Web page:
Jacob Moseley: Another senior employee to exit SVB’s ranks is Jacob Moseley. He started as an Associate to Senior Relationship Manager at the bank, and over the next 22 years climbed to Head of Relationship Management in Technology Banking at SVB. During his time there he also served as Head of UK Commercial Banking, as well as being responsible for credit and risk management approvals in the UK and Israel for early to late stage startups. Moseley’s experience gives an indication of SVB’s influence, and may prove very meaningful for his new employer.
Employees like Moseley and Trotter have deep relationships and lengthy contact lists. And Moseley is bringing his connections with him, VC firms and industry big shots alike, to future startup clients who decide to work with Stifel.
Ted Wilson: Senior Market Manager Wilson was at SVB for a total of 6 years, heading up National Enterprise Software in the San Francisco Bay Area. His experience in his time at SVB lies in helping scale FIs and venture capital firms’ businesses. Before SVB he also worked in venture capital firms like Crosslink Capital and Pinnacle Ventures.
In addition to Moseley, Wilson, and Trotter, 3 more members of SVB have joined Stifel. Christopher Berg who served as Vice President at SVB is now at Stifel as the Senior Vice President, Venture Banking. Ryan Kirschling who served as Managing Director for Credit Solutions in Pacific Northwest joined the regional bank as Managing Director. And with a 14 year career at SVB, Minh Le has also moved to Stifel as a Managing Director. At SVB, Le served as Market Manager for the Washington area.
More where that came from
Although CIBC and Stifel have both made some notable hirings, they aren't the only ones snagging up talent from SVB. Gavin Hewitt who was EMEA CFO at SVB moved to the Bank of London as CFO. And Jason Rich who served as Director, Specialty Commercial, joined Cambridge Trust as Senior Vice President of Deposit and Treasury Management after 10 years at SVB.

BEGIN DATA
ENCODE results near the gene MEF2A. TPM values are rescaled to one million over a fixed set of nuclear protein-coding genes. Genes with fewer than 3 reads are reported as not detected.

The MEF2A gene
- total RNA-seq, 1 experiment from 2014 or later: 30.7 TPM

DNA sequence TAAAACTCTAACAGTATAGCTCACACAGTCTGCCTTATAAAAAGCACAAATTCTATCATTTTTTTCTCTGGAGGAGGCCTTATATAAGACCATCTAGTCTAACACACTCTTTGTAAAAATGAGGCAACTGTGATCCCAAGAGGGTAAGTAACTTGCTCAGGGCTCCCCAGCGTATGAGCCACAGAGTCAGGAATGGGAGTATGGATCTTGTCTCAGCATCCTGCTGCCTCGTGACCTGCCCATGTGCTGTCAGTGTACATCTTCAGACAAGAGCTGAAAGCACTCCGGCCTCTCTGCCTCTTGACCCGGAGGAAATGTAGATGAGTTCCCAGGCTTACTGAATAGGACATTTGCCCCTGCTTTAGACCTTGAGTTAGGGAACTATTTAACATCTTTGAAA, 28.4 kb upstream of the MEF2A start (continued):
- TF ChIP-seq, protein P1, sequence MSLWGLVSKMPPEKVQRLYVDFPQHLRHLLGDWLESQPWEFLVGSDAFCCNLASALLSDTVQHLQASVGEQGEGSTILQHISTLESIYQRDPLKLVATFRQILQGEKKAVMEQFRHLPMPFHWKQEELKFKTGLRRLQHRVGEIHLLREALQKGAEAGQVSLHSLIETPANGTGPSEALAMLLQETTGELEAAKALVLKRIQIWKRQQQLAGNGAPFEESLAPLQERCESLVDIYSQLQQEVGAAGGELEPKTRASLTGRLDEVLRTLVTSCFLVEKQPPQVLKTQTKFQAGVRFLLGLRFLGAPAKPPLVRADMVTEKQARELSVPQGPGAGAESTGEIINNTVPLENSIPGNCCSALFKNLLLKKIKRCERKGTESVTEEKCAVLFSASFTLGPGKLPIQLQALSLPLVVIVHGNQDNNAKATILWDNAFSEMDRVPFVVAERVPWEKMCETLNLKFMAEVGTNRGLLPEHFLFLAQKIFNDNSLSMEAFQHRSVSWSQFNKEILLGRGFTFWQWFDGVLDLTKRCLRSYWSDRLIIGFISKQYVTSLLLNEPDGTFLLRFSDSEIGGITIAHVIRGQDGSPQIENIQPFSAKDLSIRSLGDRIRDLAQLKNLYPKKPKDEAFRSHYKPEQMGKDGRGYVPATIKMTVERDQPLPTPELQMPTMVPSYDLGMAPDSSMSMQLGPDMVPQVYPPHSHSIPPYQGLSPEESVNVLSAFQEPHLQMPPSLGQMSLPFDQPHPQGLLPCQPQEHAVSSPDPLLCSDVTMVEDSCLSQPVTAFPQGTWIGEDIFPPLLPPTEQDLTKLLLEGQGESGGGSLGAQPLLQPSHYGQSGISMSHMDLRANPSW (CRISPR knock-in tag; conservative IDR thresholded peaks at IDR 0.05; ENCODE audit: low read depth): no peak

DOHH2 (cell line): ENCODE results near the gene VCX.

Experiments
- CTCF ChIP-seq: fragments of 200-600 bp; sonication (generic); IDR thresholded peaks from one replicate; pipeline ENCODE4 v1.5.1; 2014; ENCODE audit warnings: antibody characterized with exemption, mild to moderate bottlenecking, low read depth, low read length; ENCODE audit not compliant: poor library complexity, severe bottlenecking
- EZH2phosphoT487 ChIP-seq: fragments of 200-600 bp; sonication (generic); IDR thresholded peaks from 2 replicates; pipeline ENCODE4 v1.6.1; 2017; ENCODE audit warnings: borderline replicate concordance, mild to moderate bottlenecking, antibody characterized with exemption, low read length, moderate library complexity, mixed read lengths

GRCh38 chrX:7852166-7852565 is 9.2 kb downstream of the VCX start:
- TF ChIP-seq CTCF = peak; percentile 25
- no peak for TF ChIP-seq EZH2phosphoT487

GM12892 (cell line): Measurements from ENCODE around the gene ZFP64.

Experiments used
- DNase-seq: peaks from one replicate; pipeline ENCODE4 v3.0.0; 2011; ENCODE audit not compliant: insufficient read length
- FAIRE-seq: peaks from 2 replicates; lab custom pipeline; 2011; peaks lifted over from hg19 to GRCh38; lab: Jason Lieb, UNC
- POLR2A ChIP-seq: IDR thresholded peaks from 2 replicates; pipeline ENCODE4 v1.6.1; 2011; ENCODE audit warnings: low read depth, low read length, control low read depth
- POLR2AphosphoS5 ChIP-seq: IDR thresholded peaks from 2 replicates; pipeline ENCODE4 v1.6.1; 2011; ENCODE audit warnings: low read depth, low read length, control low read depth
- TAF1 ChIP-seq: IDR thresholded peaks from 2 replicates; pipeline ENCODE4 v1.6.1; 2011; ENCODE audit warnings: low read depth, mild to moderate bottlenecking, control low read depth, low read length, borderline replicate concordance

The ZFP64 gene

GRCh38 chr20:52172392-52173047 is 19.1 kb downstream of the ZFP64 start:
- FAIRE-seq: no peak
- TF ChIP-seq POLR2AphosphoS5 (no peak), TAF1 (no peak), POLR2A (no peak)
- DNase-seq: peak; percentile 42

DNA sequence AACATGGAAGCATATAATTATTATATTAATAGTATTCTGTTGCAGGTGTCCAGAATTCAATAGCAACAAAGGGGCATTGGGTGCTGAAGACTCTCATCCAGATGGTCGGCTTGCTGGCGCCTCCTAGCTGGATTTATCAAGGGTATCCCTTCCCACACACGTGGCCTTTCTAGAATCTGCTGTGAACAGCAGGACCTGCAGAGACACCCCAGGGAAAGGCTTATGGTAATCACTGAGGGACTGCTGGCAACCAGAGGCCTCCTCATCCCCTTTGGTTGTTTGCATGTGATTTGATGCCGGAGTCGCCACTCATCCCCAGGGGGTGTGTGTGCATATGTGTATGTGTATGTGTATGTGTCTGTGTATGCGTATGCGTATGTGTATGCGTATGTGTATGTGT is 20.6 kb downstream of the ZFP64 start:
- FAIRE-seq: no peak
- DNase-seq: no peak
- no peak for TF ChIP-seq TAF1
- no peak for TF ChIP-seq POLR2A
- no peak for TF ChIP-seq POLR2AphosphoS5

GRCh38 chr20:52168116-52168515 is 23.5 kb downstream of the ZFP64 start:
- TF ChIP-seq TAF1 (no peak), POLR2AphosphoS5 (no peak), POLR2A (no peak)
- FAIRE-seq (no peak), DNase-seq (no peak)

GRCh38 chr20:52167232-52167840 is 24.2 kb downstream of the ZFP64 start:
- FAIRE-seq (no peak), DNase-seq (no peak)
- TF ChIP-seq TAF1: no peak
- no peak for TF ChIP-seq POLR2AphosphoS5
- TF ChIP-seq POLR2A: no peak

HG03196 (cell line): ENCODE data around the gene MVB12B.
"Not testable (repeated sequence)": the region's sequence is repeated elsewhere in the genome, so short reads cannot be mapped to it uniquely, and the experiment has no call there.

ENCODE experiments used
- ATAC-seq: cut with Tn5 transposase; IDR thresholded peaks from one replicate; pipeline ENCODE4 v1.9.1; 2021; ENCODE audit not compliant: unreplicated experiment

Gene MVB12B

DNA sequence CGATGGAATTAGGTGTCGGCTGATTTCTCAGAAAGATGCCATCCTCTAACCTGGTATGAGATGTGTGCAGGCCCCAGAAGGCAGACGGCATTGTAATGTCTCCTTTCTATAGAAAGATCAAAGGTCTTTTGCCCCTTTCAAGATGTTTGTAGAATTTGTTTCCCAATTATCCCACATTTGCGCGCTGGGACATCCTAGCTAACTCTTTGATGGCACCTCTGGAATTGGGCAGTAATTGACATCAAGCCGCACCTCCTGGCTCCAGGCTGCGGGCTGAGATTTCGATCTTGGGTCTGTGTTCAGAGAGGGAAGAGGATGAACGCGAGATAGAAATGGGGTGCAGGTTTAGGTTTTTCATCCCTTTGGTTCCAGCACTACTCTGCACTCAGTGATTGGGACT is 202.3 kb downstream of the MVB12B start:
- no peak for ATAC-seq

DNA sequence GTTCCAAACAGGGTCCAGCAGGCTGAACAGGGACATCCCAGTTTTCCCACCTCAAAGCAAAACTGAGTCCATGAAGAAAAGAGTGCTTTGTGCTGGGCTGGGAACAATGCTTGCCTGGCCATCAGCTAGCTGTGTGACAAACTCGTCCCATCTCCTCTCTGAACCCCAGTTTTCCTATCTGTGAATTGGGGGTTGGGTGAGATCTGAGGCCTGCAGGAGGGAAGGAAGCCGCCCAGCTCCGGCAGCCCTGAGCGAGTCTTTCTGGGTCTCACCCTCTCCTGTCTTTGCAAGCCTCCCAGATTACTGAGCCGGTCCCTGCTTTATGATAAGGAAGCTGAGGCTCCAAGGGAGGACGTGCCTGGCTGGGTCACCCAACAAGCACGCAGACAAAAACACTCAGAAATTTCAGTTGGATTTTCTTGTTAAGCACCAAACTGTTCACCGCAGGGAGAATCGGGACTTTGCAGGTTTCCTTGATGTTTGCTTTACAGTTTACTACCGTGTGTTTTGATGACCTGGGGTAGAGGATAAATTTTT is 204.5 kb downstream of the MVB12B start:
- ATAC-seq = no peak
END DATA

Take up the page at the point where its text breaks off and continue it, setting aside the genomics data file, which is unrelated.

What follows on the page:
Not new beginnings for everyone
Although there is a shuffling of talent afoot, not everyone at SVB is turning over a new leaf. Some in fact are suggesting a resurrection of the bank under the rallying cry of “SVB 2.0”. Shane Ballew, Director at SVB, made some poignant statements about the banks resurgence on his LinkedIn, saying that Silicon Valley Bank is separate from SVB 2.0, officially “Silicon Valley Bridge Bank”:
While senior employees have been able to make a shift to positions that offer security, many have been hit hard by the bank’s collapse. Employees at SVB got some part of their salaries paid in equity, which tanked when the bank’s crisis peaked. Some have lost more than a million dollars due to this.
The SVB effect
SVB’s diminished presence in the venture capital and startup space has brought upon mixed results for the industry. On the one hand, employees have suffered losses and the startup community is still reeling from not having SVB to rely on.
On the other hand, firms like CIBC and Stifel have an opening that wouldn't be there without the SVB debacle. FIs that want a share of SVB’s pie can finally swoop in. Chris Reichert, Stifel Bank & Trust CEO, expects competition to get stiffer as big banks also increase their presence in the space. It is unlikely that these firms will be able to replace SVB’s position in the industry with a few hirings, but the hirings do signal that the industry might find a better foundation to build on. When the dust settles, the startup funding space may find that it has more than one good option to bank on.